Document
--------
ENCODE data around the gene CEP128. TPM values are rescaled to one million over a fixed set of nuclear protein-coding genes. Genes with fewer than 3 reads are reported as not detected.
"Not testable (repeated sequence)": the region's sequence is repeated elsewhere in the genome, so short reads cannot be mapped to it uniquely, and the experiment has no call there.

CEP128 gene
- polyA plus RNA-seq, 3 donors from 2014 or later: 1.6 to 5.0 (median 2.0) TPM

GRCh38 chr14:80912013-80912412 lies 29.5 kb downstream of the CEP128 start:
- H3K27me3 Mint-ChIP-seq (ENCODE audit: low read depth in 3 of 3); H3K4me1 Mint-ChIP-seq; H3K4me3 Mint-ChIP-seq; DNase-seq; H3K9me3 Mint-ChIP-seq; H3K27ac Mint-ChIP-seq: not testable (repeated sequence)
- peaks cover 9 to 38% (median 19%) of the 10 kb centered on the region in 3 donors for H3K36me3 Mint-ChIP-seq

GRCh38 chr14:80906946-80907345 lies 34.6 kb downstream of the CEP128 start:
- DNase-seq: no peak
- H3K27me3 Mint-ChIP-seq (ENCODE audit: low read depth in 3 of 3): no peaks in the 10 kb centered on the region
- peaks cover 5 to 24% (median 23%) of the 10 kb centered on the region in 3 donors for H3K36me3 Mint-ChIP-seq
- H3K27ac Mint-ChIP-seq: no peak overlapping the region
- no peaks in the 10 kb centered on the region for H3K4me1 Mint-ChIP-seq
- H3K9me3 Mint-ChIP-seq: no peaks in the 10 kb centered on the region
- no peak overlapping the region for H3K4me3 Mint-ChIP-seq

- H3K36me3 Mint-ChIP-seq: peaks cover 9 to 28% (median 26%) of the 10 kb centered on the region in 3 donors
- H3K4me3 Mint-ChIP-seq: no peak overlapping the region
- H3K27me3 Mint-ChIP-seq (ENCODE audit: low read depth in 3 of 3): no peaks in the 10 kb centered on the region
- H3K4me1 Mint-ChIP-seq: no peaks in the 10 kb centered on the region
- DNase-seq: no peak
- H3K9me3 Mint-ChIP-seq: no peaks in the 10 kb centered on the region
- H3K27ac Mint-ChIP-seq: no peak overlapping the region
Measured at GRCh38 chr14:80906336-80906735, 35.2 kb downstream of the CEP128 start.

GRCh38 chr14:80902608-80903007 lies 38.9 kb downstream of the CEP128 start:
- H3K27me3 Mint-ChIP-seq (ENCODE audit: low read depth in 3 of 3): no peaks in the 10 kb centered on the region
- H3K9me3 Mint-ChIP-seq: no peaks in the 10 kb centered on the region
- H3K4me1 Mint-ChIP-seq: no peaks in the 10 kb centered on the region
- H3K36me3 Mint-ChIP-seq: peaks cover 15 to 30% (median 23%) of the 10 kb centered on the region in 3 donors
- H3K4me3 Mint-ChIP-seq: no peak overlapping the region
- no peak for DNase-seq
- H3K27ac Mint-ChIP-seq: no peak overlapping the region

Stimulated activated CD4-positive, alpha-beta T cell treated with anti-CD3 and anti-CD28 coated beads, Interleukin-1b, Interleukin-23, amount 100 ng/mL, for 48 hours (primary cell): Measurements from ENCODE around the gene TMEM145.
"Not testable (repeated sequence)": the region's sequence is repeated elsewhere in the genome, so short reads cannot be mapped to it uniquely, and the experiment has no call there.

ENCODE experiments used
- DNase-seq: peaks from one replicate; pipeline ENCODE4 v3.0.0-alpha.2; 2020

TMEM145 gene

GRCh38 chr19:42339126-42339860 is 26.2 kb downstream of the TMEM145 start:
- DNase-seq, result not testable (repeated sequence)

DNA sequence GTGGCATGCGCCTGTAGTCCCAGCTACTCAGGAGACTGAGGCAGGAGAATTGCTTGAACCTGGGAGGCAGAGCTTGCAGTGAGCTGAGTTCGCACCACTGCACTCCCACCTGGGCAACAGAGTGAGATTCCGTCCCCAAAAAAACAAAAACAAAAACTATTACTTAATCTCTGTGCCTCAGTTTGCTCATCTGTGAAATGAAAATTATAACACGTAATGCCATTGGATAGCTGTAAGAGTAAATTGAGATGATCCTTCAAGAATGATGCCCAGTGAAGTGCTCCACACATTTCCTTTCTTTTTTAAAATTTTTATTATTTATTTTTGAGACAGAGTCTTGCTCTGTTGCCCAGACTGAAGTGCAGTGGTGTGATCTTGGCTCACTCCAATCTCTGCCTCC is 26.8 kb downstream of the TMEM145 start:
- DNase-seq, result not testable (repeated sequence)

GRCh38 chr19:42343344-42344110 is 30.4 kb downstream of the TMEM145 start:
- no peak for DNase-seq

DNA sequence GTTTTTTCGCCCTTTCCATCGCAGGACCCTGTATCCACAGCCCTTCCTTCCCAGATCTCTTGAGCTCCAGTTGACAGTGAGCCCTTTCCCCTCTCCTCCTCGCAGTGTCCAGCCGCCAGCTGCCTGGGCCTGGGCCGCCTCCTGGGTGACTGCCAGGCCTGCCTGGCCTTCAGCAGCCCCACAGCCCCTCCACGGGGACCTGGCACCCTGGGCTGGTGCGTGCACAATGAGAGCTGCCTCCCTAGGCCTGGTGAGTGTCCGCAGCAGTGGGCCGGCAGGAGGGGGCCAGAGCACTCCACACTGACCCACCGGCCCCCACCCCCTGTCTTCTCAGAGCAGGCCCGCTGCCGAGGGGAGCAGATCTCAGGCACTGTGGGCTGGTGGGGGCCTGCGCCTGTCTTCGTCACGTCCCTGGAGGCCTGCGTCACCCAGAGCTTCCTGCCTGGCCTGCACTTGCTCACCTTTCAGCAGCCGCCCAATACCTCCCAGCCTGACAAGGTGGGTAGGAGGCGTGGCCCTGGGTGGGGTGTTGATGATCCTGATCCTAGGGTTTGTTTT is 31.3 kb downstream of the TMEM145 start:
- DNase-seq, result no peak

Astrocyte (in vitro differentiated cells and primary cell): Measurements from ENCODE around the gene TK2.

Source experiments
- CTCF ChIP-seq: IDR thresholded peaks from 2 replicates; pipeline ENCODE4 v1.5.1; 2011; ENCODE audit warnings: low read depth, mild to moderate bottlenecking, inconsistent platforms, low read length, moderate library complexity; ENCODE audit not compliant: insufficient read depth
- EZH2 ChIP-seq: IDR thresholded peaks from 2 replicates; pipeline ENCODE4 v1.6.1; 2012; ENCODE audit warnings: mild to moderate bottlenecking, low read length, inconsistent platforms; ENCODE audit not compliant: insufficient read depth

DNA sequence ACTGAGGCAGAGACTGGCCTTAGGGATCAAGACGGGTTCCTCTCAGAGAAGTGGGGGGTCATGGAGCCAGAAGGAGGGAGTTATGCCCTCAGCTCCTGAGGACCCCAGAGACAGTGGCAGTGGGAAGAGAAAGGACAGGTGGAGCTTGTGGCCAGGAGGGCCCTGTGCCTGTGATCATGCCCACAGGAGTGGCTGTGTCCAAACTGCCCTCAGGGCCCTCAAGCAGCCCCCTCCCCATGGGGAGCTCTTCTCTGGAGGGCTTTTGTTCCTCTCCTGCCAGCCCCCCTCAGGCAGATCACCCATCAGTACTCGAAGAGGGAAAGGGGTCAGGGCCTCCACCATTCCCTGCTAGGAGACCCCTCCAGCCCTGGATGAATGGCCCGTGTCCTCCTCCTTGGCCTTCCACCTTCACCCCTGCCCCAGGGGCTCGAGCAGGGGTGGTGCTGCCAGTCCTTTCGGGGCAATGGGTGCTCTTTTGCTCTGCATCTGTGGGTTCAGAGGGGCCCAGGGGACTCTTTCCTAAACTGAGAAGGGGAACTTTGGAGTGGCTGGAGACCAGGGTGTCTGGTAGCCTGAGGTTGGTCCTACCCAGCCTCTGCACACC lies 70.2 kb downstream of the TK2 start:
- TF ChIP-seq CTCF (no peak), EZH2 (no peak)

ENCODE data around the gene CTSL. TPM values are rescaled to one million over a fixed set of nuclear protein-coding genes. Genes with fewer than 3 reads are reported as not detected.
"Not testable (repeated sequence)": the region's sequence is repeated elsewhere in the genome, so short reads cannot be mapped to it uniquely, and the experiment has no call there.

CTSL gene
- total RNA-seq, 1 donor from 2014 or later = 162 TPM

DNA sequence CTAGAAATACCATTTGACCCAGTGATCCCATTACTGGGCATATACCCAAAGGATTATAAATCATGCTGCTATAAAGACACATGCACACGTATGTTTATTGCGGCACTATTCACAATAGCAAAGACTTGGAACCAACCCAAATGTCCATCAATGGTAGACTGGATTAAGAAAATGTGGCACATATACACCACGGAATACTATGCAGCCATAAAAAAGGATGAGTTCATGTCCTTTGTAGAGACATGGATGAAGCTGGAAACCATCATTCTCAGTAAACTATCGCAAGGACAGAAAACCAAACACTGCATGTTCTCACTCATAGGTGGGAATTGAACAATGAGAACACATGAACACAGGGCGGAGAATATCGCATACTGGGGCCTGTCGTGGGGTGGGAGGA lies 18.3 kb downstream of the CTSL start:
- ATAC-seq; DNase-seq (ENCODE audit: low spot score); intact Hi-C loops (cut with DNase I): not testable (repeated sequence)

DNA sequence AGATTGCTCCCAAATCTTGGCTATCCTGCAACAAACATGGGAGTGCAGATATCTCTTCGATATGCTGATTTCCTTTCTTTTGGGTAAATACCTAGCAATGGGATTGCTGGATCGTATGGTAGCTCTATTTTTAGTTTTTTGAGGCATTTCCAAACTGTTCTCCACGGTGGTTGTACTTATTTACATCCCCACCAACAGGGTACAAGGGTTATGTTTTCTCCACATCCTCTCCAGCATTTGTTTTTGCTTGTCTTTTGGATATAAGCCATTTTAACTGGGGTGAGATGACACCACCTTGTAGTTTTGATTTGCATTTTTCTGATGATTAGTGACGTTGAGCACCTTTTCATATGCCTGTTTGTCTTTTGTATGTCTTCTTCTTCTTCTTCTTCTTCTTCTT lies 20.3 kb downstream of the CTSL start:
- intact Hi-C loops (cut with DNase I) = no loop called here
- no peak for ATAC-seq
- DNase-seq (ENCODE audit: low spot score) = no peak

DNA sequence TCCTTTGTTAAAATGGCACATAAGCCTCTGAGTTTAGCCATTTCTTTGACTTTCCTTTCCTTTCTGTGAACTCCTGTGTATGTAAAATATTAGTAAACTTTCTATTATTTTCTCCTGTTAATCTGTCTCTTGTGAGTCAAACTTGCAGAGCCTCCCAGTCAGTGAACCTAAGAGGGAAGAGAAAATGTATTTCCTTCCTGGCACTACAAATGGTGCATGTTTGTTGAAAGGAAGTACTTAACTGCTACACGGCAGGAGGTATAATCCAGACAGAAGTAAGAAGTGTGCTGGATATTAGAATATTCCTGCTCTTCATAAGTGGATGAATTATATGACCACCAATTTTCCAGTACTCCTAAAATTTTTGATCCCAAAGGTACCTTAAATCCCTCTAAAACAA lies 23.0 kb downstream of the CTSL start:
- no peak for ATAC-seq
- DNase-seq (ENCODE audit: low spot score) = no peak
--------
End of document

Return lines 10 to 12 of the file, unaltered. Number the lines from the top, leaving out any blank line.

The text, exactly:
- H3K27me3 Mint-ChIP-seq (ENCODE audit: low read depth in 3 of 3): no peaks in the 10 kb centered on the region
- peaks cover 5 to 24% (median 23%) of the 10 kb centered on the region in 3 donors for H3K36me3 Mint-ChIP-seq
- H3K27ac Mint-ChIP-seq: no peak overlapping the region